2

I am using .NET Core 2.0 and the .NET Core MongoDB driver.

I have created a repository like so:

public interface IRepository<T>
{
    IMongoQueryable<T> Get()
}

I have done this to give flexibility to whoever uses this to be able to do LINQ much like they would do using EF. The problem is when it comes to unit testing and I'm trying to create an in-memory database so I can check states before and after operation.

Some stuff I tried:

public class InMemoryRepository : IRepository<ConcreteType>
{
    private HashSet<ConcreteType> _data = new HashSet<ConcreteType>();

    public IMongoQueryable<ConcreteType> Get()
    {
        return (IMongoQueryable<ConcreteType>)_data.AsQueryable();
    }
}

The case doesn't work as the interface for IMongoQueryable is:

public interface IMongoQueryable<T> : IMongoQueryable, IQueryable, IEnumerable, IQueryable<T>, IEnumerable<T>, IAsyncCursorSource<T>

Another go:

public class InMemoryRepository : IRepository<ConcreteType>
{
    private HashSet<ConcreteType> _data = new HashSet<ConcreteType>();

    public InMemoryRepository()
    {
        _mongoQueryableMock = new Mock<IMongoQueryable<ConcreteType>>();
        _mongoQueryableMock.Setup(m => m.AsQueryable()).Returns(_data.AsQueryable);
    }

    public IMongoQueryable<ConcreteType> Get()
    {
        return _mongoQueryableMock.Object;
    }
}

This doesn't work as IMongoQueryable.AsQueryable() is an extension method and I can't mock/setup that.

  • 2
    Mocking the IQueryable interface is always difficult and dangerous, because you cannot correctly mimic the behaviour of the implementation. As a result, your might pass however it won't work against a real MongoDb instance. The role of repository is to abstract away the data access technology from the business logic of your application. If your repository exposes MongoDb specific interfaces to your business layer, then you have a leaky abstraction. You are risking to tie your business logic to a specific data access technology. – Botond Botos Sep 4 '17 at 11:02
3

Configure the mock to be able to handle IQueryable calls.

public class InMemoryRepository : IRepository<ConcreteType> {
    private HashSet<ConcreteType> _data = new HashSet<ConcreteType>();
    private Mock<IMongoQueryable<ConcreteType>> _mongoQueryableMock;

    public ReviseMeasureRepository() {    
        var queryableList = _data.AsQueryable();

        _mongoQueryableMock = new Mock<IMongoQueryable<ConcreteType>>();
        _mongoQueryableMock.As<IQueryable<ConcreteType>>().Setup(x => x.Provider).Returns(queryableList.Provider);
        _mongoQueryableMock.As<IQueryable<ConcreteType>>().Setup(x => x.Expression).Returns(queryableList.Expression);
        _mongoQueryableMock.As<IQueryable<ConcreteType>>().Setup(x => x.ElementType).Returns(queryableList.ElementType);
        _mongoQueryableMock.As<IQueryable<ConcreteType>>().Setup(x => x.GetEnumerator()).Returns(() => queryableList.GetEnumerator());    
    }

    public IMongoQueryable<ConcreteType> Get() {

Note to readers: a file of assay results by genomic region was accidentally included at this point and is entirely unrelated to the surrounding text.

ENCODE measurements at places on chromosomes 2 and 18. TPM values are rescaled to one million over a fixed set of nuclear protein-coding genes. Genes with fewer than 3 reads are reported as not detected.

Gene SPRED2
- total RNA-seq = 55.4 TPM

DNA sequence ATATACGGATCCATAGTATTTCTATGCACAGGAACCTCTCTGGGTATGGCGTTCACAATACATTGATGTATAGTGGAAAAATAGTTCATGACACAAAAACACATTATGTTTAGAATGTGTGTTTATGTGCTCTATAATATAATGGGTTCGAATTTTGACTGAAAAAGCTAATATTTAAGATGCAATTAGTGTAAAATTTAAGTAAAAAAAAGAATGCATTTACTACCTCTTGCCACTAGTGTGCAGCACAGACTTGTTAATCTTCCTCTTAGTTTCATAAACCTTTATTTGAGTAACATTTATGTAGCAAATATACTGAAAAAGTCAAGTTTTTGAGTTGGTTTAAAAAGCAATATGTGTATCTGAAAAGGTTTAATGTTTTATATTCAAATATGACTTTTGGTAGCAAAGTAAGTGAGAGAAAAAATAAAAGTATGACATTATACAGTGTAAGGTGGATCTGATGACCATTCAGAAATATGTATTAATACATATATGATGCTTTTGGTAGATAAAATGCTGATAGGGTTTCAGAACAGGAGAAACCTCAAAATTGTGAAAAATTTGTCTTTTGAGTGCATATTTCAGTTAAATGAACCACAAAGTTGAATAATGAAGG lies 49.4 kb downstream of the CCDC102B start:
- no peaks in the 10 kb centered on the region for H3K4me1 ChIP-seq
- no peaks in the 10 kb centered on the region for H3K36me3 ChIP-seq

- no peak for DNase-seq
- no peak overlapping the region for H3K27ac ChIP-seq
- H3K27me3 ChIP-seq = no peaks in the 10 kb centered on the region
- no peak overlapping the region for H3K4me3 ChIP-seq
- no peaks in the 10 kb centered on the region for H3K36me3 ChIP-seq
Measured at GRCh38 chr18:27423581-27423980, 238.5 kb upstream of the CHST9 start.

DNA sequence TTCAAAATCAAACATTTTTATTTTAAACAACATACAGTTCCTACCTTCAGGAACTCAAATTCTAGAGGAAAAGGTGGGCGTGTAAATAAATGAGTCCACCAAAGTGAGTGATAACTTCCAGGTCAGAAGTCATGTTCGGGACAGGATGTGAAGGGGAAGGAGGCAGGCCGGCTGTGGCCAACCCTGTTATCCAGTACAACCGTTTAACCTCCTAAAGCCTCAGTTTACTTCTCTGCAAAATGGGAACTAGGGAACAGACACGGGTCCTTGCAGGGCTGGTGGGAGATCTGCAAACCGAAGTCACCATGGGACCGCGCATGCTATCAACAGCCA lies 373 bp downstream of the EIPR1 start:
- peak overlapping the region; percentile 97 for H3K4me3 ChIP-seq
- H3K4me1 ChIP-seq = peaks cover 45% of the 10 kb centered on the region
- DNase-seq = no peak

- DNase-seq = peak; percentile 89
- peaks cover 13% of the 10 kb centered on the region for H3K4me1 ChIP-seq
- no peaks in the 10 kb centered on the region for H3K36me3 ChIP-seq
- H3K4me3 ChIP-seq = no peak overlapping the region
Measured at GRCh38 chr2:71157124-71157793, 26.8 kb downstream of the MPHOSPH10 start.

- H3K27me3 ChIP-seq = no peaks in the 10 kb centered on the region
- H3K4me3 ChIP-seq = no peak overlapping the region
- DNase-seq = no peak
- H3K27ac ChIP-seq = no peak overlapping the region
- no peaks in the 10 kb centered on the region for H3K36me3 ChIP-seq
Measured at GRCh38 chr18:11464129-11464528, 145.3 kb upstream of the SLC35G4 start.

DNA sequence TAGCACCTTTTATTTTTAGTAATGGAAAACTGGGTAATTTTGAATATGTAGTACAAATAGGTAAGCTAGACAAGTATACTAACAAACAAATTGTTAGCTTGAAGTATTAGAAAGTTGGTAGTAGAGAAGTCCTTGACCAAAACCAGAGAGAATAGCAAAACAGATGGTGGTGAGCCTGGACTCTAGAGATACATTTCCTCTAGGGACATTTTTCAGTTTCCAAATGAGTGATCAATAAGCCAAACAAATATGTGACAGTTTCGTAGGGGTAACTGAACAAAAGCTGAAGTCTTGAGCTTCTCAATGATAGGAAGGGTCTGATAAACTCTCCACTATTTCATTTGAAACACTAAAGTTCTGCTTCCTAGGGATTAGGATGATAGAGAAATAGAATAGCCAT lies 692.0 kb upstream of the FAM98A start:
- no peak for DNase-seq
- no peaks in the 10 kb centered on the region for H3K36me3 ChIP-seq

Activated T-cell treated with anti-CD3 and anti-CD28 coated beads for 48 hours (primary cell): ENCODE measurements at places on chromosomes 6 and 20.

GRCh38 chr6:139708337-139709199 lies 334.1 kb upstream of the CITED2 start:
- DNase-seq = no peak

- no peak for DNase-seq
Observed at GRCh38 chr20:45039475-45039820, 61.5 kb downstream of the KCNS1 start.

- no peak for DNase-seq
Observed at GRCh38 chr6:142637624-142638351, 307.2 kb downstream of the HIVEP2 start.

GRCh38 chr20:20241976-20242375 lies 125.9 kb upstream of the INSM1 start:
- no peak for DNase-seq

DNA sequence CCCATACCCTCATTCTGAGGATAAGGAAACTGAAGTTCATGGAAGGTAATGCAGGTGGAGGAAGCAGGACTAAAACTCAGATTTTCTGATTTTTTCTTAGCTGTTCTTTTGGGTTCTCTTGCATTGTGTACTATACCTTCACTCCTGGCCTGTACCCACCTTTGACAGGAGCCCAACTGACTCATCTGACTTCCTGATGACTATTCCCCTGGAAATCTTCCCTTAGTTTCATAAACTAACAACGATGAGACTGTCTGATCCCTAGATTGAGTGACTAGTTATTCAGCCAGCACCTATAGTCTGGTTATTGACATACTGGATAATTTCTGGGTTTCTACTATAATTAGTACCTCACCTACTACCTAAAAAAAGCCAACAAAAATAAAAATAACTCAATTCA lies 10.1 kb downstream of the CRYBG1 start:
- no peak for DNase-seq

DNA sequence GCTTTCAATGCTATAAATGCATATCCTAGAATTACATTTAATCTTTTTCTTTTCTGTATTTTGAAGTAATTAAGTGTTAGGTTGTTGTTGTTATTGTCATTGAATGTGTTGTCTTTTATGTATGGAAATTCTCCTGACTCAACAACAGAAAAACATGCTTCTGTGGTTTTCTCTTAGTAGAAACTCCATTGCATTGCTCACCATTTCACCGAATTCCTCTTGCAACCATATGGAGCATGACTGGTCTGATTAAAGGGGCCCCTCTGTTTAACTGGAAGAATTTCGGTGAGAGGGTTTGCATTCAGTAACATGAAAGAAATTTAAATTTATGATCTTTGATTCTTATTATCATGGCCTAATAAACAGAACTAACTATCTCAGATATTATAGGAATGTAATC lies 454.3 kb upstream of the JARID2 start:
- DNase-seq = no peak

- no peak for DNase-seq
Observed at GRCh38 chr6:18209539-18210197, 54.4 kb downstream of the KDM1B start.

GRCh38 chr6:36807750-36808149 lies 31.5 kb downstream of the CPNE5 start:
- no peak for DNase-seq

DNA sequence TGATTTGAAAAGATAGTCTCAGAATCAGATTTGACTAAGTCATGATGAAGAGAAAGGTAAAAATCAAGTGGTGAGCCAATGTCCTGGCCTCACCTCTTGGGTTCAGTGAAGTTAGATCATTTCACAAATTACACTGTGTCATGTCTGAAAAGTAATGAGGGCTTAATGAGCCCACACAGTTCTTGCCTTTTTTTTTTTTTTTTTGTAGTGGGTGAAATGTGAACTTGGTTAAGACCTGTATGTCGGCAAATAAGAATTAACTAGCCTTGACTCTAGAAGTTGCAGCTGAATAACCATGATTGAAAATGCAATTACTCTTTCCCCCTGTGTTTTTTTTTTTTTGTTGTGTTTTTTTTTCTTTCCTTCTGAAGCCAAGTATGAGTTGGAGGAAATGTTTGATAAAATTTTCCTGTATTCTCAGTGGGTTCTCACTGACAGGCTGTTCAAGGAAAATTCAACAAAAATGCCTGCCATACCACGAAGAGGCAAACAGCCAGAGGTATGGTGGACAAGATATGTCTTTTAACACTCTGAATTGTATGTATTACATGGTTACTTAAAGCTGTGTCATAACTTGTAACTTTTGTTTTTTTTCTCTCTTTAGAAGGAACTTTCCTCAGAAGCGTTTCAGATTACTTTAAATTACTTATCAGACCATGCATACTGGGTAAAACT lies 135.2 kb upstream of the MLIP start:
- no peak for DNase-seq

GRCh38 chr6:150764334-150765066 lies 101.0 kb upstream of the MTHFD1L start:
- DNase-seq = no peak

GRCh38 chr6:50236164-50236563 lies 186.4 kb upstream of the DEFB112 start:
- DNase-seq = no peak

return _mongoQueryableMock.Object;
    }

    //...
}

With that out of the way I think the design of the repository is leaky and directly couples your code to external dependencies. Consider reviewing the design of the repository abstraction.

  • I'm not sure if this is out of the scope of this question but do you have any ideas on that? If I wanted to use say .Take() and .Offset() I would have to write specific methods for those. I tried to make it so that the repository wasn't coupled and succeeded with the other CRUD methods but I couldn't find happy medium for returning the collection. I obviously don't want to return the everything in the database and let them filter what they want in memory. – Kevin Lee Sep 4 '17 at 13:02
  • 1
    @KevinLee, That is a whole new question. That is also the problem with abstracting for abstraction sake. Abstract the desired behaviors. So make your API more targeted to what you want to expose. Exposing IQueryable is leaky. .Take() and .Offset() are implementation concerns that should be encapsulated by your implementation of the desired behavior. – Nkosi Sep 4 '17 at 13:16
0

I was struggling with a similar task and landed on this question. I was not able to mock IMongoQueryable interface. But, what I came to realize is you don't really have to mock it. IMongoQueryable<T> implements IQueryable<T>. As long as you want to test filtering logic, you can use IQueryable<T> interface instead. In my case, I created a QueryBuilder class that accepts IQueryable<T> as a c-tor argument. Then, It exposes several methods that build the actual filter

{
    public class MyCollectionQueryBuilder
    {
        private IQueryable<MyCollectionItem> query;
        public MyCollectionQueryBuilder(IQueryable<MyCollectionItem> query)
        {
            this.query = query;
        }
        public MyCollectionQueryBuilder WithCol1Filter(string filter)
        {
            query = query.Where(a => (a.Col1 == filter));

            return this;
        }

        public IQueryable<CoreFolderResearchModelLink> Build()
        {
            return query;
        }
    }
}

Then, in the real code it'll be called like that

{
    var queryBuilder = new MyCollectionQueryBuilder(myMongoCollection.AsQueryable()); //IMongoQueryable
    q = queryBuilder.WithCol1Filter("filter_value").Build();
    var res = q.ToList();
}

And Unit Tests will call it like below

{
    private IEnumerable<MyCollectionItem> inputData = new List<MyCollectionItem> {};
    var queryBuilder = new MyCollectionQueryBuilder(inputData.AsQueryable()); //Linq IQueryable
    q = queryBuilder.WithCol1Filter("filter_value").Build();
    var res = q.ToList();
}

At runtime both are resolved to correct interface. So, you can assert the results without connecting to the database

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